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Each Caribbean territory will lead the way in a specialty to strengthen the collective.
The defence and security forces across the Caribbean will now be centres of excellence for various aspects of tactical response and training.
Barbados will now act as the centre of excellence for the faculty of medicine to train soldiers and officers and work with regional and international security partners to improve and enhance responses from all participants in the short, medium and long-term.
“Guyana and Belize will be in charge of jungle training”
Moreover, “Barbados will maintain responsibility for medical response. We will also maintain responsibility for non-commissioned officer developmental training and also for drill and ceremonial,” disclosed the Chief of Staff of the Barbados Defence Force Commodore Errington Shurland to Loop News.
This was one of the decisions that came out of talks during the UK Caribbean Defence Heads Conference held at Hilton Barbados.
Furthermore, he explained:
“Trinidad and Tobago will maintain responsibility for developing the maritime-type training. Guyana and Belize will be in charge of jungle training and special operations, recognising that we have to be a bit flexible. Jamaica, they already have the Caribbean Military Academy.
“It is really how we can bring our resources and not necessarily depend wholly and solely on development partners. So if we can bring the training into the region, then we get more bang for the buck. And that’s the approach because we do need that training, but it matters how best we utilise the very limited and finite resources that we all have, including our partners.”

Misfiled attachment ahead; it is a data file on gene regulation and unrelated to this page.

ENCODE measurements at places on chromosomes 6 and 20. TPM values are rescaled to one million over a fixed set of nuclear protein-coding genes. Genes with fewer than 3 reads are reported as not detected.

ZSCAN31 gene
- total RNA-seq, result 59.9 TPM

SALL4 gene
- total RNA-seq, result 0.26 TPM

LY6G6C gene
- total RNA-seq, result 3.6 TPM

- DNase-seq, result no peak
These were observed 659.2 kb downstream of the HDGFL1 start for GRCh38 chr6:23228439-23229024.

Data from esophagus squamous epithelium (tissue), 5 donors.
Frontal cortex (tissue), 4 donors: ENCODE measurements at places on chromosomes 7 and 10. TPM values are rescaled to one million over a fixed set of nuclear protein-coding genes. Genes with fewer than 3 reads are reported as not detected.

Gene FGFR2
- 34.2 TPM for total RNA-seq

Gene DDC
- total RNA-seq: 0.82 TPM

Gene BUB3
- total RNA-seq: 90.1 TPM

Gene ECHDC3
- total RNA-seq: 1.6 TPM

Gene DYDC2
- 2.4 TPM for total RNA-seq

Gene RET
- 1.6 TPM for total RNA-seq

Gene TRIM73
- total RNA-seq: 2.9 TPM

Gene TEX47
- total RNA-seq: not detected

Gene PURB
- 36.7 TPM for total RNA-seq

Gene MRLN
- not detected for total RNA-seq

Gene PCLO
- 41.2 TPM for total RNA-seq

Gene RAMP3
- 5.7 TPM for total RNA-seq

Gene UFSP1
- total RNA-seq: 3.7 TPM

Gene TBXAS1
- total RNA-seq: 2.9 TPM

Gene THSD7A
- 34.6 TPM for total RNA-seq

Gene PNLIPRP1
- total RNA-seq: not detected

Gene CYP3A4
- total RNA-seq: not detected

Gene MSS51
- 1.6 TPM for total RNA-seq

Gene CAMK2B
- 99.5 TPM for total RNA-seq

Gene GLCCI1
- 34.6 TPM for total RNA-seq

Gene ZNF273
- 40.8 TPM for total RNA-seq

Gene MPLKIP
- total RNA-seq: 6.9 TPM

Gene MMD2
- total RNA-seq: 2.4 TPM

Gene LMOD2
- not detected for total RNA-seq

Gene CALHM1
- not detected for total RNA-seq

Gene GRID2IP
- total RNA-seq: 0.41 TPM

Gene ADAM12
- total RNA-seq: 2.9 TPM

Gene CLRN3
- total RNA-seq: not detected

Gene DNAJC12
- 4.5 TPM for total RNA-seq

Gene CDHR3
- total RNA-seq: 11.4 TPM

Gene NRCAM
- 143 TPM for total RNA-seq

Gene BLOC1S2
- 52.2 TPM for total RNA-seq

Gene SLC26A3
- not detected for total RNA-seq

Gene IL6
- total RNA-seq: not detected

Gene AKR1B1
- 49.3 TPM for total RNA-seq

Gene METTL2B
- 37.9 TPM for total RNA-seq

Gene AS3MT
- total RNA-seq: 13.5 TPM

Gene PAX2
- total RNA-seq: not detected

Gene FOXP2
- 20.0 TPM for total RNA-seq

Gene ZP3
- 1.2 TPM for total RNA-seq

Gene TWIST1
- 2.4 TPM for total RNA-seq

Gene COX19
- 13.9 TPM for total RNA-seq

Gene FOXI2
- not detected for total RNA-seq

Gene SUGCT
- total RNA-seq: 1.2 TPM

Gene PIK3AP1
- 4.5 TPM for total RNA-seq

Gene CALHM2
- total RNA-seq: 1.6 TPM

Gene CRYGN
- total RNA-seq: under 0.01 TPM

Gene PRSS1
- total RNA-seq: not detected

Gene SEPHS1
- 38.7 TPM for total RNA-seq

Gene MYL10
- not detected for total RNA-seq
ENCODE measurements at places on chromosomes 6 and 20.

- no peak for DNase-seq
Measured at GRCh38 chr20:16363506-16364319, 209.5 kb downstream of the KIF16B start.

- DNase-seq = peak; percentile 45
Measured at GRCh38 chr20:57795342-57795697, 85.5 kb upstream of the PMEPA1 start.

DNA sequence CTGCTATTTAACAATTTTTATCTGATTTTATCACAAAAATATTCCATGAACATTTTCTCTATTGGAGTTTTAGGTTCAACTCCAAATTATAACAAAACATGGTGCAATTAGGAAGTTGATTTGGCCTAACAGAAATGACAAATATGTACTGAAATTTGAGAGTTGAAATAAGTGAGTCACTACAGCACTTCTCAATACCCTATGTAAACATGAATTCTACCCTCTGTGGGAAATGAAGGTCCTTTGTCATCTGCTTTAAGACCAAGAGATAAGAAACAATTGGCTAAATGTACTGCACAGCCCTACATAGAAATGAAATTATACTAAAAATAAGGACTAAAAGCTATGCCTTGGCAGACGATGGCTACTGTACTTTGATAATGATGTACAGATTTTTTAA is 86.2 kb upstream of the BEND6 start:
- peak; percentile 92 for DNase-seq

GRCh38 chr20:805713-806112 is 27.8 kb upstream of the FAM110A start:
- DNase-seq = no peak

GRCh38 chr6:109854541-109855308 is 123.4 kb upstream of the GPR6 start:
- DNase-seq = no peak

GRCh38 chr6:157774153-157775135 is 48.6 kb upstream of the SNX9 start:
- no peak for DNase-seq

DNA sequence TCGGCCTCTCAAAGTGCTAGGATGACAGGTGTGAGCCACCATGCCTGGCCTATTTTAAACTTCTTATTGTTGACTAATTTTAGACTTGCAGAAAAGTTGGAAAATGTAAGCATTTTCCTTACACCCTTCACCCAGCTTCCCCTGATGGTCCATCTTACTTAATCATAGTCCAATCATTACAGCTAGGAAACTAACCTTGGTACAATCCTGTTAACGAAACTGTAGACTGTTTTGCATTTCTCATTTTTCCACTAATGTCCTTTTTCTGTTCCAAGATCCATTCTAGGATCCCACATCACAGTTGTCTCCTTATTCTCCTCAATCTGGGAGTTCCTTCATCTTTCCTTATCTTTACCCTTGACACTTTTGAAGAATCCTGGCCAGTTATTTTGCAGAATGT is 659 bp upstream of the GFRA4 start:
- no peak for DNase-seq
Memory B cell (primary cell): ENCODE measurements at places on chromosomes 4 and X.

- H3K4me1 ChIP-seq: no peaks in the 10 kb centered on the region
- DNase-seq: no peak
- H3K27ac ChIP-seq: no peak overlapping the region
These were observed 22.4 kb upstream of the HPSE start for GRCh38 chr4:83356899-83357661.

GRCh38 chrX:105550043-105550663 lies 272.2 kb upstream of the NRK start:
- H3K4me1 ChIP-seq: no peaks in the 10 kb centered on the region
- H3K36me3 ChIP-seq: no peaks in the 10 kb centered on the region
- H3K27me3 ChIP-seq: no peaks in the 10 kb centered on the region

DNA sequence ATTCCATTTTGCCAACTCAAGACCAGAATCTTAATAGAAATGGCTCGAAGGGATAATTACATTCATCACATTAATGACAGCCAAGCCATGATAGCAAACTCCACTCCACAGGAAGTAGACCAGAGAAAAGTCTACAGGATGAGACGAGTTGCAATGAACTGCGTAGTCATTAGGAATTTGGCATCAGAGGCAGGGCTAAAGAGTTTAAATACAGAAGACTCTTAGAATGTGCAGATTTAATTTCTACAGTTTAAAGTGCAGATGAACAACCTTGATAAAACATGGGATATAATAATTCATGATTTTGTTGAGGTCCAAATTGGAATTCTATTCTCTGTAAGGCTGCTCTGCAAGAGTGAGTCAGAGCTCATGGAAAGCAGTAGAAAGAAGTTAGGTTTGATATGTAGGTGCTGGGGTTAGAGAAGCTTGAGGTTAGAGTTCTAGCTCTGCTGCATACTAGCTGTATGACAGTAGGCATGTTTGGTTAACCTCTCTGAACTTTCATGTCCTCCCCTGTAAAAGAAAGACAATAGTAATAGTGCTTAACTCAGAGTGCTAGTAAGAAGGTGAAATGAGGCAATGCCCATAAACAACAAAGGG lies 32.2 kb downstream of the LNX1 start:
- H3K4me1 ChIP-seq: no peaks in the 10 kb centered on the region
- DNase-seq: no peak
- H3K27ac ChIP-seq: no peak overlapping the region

Speaking to the media today at the field medical camp located at the Garrison Savannah across from St Ann’s Fort, as the conference culminated, United Armed Forces (UK) Admiral Sir Tony Radakin agreed that the centres are one of the key takeaways as each territory will have its own niche responsibility to make the region stronger and more secure.
“we have the confidence in each other that one particular nation takes the lead”
The Admiral told reporters, looking at Barbados, “How can we come together to train our non-commissioned officers? And rather than everybody duplicating, can we specialise, can we have centres of excellence around the region”
“So we have had a conversation around, The Bahamas is a centre for excellence for drones and so that we all learn from Bahamas with Bahamas leading the way. We’ve had a conversation about Trinidad and Tobago. Does Trinidad and Tobago lead in terms of the training of maritime junior officers? And do we the UK support that?”
Jamaica has the Jamaican Military Academy, which is “a hook-up with Royal Military Academy in the UK, Sandhurst, for the training of junior army officers.”
So the Admiral challenged, “Can we have the confidence in each other that one particular nation takes the lead and the others invest in that and we all benefit?
“That to me is very, very special. The communion of interest, trust and confidence in this group is so strong and it enables that to happen.” (Loop News)